The second dish is a potato cooked in ash with a potato espuma (sauce), grated egg yolk, chives, dill, and smoked carp. This was really interesting. There was smokiness from the ash and the carp, and the potato sauce was creamy and the herbs brightened up this otherwise heavy dish.
We also had zemlovka - a bread pudding with apples in an espuma of vanilla and rum. It wasn't my favorite (sorry y'all) because I don't like cooked fruit, but I still tried it! The espuma was excellent though, and the spices reminded me of Christmas.
We left the tour here with full bellies, smiles on our faces, a guide to the best food and drinks in Prague, and a number 2 pencil! (They were invented there) Please go to Prague, and when you go, please do this tour. I wish I had written this post immediately after so I could have remembered more facts about Jan (he went to high school with our Lord and Savior, Beyoncé!) and about Prague (how food was regulated by quantities to serve 100 people and no flavor during communist power). Thank you for a wonderful time, Jan.
Okay, this was just a very small part of our Euro-trip, so stay tuned in the next few days for details on the rest of our trip! Still to come: Munich, Oktoberfest, my favorite place in the whole world, and Berlin.
Hi everyone! I hope you all had a fantastic Labor Day weekend - I know I did! We went out for a fantastic birthday dinner and I had a divine cake made by a fellow Charleston small business owner, Cakes by Kait. Kait made our wedding cake and cupcakes almost three years ago and for my last birthday of my twenties, I knew I wanted something special. On top of the fun birthday festivities, we had gorgeous weather here in Charleston, just in time for Hurricane Irma* to potentially hit us.
In the spirit of celebrating the last weekend of summer *sob* and an impending tropical storm, I wanted to make something decidedly summer-y. You can thank Mr. Ryan Pekar for this dish, by the way. After having a back-to-school cold for two weeks I have been feeling under the weather and subsequently, unmotivated. Of course, it happens to the best of us, and now my taste buds are finally coming back! He and I were taking an evening walk through our neighborhood and he suggested making a bright and fresh recipe that would make you all think of summer all year long. So I came up with this citrus marinated chicken and I really hope y’all love it.
*Hurricane Harvey has devastated so much of Houston, and we are anxiously awaiting what happens with Irma here in SC. Please consider donating to local Houston charities such as food banks and animal shelters. We hope to fare better here in Charleston, and our hearts are with our Southern neighbors in Texas.
Flavor components: lemon and lime juice and zest bring that tang and brightness that is always needed when you make chicken, especially when you grill. I also included my fave ingredient, pineapple white balsamic vinegar, which I first told y’all about in my tostadas recipe here. I really think I could drink that by the spoonful. For a little smoky spiciness that also enhances the citrus flavors, I added a little cumin. If you haven’t already, you’ll soon catch on that cumin may be my favorite spice. If you haven’t tasted cumin before, it almost tastes like lemon zest that has been smoked but also has a slightly floral note to it. A pinch of red pepper flakes brought a dash of heat, garlic is a marinade staple for it's punch of flavor, and I emulsified it with a robust olive oil.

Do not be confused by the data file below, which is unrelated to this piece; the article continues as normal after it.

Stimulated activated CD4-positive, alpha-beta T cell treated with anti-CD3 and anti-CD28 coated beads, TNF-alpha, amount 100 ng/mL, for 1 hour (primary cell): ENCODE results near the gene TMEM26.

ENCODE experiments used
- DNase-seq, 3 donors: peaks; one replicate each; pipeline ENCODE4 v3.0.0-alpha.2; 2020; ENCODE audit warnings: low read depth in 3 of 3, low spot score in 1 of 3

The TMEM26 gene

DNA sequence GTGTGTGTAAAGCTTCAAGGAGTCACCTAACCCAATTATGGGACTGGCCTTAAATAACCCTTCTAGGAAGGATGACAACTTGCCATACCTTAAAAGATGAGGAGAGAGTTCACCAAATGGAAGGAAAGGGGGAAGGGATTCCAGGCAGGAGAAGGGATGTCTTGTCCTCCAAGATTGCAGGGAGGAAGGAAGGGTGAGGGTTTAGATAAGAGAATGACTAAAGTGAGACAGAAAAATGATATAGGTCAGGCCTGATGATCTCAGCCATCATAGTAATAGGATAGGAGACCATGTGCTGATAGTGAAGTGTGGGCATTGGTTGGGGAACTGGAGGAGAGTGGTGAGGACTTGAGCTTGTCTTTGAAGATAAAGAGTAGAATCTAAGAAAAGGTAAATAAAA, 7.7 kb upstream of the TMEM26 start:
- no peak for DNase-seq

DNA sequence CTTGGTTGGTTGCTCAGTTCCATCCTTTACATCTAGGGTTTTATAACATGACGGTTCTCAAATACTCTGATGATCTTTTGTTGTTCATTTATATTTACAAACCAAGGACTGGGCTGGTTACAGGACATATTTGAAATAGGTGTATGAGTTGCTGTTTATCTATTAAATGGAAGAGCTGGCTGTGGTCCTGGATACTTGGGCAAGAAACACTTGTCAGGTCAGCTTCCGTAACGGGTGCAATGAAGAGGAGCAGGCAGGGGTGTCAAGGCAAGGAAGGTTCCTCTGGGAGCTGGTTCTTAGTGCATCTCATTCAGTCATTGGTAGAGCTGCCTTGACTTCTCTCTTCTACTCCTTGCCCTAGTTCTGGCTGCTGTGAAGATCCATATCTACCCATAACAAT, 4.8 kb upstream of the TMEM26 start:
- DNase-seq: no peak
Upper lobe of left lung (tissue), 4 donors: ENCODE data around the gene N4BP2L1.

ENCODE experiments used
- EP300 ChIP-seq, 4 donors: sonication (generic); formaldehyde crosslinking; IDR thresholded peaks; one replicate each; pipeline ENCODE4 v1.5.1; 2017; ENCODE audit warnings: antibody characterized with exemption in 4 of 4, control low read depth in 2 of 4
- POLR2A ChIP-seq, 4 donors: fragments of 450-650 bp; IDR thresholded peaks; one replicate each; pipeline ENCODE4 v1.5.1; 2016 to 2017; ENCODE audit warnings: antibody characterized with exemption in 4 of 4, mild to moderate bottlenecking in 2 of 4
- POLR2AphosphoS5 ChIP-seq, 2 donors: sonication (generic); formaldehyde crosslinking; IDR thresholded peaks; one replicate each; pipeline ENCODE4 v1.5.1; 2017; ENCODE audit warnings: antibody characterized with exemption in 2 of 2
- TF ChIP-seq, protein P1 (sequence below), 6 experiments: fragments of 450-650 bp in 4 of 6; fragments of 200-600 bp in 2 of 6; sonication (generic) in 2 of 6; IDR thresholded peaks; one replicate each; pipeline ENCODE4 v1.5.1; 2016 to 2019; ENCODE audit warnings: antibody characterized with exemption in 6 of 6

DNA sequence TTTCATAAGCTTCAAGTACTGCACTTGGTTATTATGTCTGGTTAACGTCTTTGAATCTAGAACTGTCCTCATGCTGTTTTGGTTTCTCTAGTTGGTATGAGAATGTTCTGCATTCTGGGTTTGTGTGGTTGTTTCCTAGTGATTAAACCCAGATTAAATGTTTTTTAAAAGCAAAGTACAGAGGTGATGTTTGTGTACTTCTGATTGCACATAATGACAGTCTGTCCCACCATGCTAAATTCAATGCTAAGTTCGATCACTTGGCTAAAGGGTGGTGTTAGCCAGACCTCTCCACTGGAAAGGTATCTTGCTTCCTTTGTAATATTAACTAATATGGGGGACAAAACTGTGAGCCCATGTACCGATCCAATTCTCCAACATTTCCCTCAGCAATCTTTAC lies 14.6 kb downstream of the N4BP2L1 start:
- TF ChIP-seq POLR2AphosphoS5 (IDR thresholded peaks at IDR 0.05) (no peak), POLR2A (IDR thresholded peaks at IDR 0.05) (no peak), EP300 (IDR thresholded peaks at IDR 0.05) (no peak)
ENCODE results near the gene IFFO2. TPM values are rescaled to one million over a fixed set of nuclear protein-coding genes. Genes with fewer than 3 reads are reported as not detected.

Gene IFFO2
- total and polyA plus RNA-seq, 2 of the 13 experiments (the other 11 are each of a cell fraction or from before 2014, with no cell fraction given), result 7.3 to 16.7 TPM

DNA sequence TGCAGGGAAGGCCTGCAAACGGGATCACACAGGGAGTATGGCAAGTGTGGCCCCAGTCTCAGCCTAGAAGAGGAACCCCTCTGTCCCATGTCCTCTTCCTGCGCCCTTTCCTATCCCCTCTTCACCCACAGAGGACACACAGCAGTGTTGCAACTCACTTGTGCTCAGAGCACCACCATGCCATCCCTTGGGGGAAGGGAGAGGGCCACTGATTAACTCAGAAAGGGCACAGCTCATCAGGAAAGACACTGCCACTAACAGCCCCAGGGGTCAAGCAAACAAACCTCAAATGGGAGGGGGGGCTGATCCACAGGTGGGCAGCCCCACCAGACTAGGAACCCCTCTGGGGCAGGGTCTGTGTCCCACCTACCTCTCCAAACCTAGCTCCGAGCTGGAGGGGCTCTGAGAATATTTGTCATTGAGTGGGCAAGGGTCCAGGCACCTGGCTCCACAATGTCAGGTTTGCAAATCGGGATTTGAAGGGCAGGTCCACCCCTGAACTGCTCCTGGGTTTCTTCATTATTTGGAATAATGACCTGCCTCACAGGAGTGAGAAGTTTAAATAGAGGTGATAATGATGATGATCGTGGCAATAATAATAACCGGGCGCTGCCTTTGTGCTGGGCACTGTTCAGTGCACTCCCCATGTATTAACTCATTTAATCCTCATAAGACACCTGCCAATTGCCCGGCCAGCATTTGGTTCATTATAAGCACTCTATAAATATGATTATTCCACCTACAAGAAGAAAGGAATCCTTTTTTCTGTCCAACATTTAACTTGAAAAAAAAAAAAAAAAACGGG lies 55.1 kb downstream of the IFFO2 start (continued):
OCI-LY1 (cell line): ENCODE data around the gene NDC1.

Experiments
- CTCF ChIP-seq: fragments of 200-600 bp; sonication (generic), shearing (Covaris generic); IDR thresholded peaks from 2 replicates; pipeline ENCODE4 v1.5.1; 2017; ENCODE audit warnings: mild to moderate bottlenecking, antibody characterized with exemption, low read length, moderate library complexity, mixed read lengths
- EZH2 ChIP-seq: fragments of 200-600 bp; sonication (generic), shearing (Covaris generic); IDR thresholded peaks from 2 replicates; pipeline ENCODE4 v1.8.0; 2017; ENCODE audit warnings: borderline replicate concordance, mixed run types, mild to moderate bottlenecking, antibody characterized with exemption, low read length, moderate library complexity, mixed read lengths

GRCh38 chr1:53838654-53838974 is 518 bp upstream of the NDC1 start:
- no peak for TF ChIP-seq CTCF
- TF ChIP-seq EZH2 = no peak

You may notice that the photos in this post look different than usual. For my birthday, my sweet husband bought me some lighting equipment to help my photography skills for my dear readers. Our kitchen doesn't always get the best lighting, so hopefully these will help, once I get the hang of them! Ryan was also the photog for this recipe, so I could use both hands and get dinner on the table faster. Enjoy his edgy angles!
For the marinade: zest two lemons and two limes.
Add the juice of both lemons and limes.
Add 3 tbsp of pineapple vinegar (see my note on how to make this in my tostadas recipe if you can’t find this vinegar).
Sprinkle in 1 tsp of cumin.
Add a pinch each of red pepper flakes and black pepper, and two pinches of salt.
Add 1 tsp of minced garlic.
Gradually whisk in 1 cup of olive oil.
Place all of the pieces of chicken into the marinade.
I used a large pack of thin sliced chicken breasts when I made this because I was feeding four people and also wanted leftovers for lunches. Because they were already cut thin and it was getting close to dinner time, I only marinated these for 1 hour and that was plenty of time to impart the perfect juicy tangy flavor.
After 1 hour**, grill over medium-high heat on a grill pan (like I did, because we’re out of propane) or on an outdoor grill for 5 minutes per side. If you’re making a large batch like I did, cook the chicken in batches, keeping the cooked pieces warm in a 275 degree oven until all pieces are finished.
**If you marinate for longer than 2 hours, the enzymes in the citrus will begin to tenderize the meat too much, which will result in mushy chicken.
This chicken was juicy and tender, tangy from the citrus, had a slight smoky sweetness from the cumin and vinegar, and just the right kick from the red pepper flakes. I am going to make this chicken well into the fall and winter - I would say “with the help of my grill pan” but it doesn’t get cold here, so once we replace that propane tank, I’ll get back to grilling these for real. Enjoy, friends!
Here’s the recipe!